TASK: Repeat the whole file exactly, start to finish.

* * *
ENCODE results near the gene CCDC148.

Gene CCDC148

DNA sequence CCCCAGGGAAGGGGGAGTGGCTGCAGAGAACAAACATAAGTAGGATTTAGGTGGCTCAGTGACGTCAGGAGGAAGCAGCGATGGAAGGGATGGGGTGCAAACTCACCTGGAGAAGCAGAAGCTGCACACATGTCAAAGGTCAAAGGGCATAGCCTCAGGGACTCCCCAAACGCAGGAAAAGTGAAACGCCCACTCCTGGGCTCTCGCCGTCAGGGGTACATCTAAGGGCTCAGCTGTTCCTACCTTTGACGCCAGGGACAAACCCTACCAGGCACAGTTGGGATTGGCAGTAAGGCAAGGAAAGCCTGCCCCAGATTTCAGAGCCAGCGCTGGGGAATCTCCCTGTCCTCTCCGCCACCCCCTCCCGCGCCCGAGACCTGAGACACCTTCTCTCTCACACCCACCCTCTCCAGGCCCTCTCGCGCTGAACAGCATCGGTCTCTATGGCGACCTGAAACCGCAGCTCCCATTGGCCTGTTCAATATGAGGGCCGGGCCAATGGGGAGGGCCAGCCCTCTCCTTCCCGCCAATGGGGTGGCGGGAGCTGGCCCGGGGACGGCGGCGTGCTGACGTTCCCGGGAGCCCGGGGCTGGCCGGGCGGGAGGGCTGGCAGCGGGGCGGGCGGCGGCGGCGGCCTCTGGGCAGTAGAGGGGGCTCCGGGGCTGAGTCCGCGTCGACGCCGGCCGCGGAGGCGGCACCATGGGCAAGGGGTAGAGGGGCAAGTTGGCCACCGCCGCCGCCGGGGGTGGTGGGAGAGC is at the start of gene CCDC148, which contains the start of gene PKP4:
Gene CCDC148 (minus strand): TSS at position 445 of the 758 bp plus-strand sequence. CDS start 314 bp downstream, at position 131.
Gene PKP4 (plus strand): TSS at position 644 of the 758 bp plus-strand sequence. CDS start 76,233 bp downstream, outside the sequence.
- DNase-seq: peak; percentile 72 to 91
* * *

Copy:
ENCODE results near the gene CCDC148.

Gene CCDC148

DNA sequence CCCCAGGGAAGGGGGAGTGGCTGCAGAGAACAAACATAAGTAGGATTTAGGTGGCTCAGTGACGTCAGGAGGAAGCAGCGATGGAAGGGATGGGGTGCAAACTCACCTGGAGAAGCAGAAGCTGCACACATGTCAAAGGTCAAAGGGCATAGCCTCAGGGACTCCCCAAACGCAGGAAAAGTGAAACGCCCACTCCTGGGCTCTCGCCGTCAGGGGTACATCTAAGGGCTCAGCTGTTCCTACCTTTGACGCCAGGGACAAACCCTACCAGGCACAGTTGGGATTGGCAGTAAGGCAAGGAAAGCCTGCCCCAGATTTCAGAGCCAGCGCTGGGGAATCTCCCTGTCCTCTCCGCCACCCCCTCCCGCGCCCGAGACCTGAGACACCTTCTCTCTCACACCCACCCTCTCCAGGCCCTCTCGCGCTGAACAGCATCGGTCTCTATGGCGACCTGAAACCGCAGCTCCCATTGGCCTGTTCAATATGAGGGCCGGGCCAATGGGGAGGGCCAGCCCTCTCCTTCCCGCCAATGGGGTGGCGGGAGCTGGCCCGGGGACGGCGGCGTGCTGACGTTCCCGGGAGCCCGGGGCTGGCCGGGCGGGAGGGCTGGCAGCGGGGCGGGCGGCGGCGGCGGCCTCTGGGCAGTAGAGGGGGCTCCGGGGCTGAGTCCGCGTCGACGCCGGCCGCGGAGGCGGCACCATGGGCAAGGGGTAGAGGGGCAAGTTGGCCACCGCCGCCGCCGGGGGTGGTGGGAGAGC is at the start of gene CCDC148, which contains the start of gene PKP4:
Gene CCDC148 (minus strand): TSS at position 445 of the 758 bp plus-strand sequence. CDS start 314 bp downstream, at position 131.
Gene PKP4 (plus strand): TSS at position 644 of the 758 bp plus-strand sequence. CDS start 76,233 bp downstream, outside the sequence.
- DNase-seq: peak; percentile 72 to 91